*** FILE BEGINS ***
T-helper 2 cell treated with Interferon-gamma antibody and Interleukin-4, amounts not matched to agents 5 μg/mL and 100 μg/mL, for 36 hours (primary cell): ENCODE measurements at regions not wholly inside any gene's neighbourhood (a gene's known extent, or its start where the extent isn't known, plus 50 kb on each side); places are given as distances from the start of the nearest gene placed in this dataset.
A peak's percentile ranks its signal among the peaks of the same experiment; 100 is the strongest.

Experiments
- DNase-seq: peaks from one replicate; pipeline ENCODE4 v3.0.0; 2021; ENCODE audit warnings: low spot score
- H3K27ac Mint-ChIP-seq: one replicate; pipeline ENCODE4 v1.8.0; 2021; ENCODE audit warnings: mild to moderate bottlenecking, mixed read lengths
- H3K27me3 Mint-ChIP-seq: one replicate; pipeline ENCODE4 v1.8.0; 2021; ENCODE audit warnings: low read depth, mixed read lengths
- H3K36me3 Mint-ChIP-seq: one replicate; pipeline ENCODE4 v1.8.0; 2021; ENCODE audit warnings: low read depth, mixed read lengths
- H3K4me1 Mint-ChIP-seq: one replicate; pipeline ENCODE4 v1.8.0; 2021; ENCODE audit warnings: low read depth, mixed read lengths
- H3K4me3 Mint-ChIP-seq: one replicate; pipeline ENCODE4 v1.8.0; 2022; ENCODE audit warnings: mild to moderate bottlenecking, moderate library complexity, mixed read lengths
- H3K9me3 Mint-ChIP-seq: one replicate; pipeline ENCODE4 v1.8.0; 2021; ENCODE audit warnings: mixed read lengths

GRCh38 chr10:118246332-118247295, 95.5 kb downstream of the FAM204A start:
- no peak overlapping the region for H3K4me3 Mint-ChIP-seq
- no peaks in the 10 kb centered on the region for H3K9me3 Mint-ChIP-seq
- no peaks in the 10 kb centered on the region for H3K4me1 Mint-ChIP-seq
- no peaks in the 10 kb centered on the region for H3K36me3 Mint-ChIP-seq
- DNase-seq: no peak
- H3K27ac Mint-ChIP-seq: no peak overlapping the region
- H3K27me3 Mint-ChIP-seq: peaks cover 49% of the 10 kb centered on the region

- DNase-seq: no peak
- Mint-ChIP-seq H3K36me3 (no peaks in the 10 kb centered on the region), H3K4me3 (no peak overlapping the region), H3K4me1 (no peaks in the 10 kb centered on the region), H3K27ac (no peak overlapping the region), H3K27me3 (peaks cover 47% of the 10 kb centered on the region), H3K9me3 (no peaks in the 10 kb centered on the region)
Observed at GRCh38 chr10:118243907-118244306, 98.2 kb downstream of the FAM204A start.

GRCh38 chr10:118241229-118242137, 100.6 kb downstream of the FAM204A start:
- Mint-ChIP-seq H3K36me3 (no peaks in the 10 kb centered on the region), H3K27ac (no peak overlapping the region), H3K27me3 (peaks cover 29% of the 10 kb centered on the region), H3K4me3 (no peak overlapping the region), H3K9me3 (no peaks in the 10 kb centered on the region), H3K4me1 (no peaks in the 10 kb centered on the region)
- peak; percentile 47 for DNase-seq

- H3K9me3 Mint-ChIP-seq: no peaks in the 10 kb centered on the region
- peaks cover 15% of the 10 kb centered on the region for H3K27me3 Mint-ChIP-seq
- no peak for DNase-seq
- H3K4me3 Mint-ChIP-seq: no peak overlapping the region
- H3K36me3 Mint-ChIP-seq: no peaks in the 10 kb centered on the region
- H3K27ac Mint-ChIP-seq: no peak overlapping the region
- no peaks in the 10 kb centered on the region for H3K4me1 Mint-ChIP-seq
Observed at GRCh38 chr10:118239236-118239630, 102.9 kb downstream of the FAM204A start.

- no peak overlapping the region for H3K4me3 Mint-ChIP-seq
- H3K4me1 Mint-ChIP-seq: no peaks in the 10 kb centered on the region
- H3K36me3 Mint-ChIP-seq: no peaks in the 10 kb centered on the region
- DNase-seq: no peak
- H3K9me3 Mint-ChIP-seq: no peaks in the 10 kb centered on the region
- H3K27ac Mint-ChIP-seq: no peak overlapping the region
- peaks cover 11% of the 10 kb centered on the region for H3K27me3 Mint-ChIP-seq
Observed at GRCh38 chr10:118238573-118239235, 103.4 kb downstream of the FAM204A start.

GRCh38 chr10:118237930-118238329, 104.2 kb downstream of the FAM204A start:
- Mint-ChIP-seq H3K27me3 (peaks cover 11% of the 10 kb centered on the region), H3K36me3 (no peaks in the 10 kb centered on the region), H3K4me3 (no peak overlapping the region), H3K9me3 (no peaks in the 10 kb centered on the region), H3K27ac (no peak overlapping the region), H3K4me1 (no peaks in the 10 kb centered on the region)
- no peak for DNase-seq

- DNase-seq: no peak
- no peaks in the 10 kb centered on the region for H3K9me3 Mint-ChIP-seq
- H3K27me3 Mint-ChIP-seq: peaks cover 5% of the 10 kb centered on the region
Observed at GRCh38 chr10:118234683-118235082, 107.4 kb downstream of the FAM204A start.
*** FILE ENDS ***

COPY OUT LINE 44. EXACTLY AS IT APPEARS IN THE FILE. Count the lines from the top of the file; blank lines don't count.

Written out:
- DNase-seq: no peak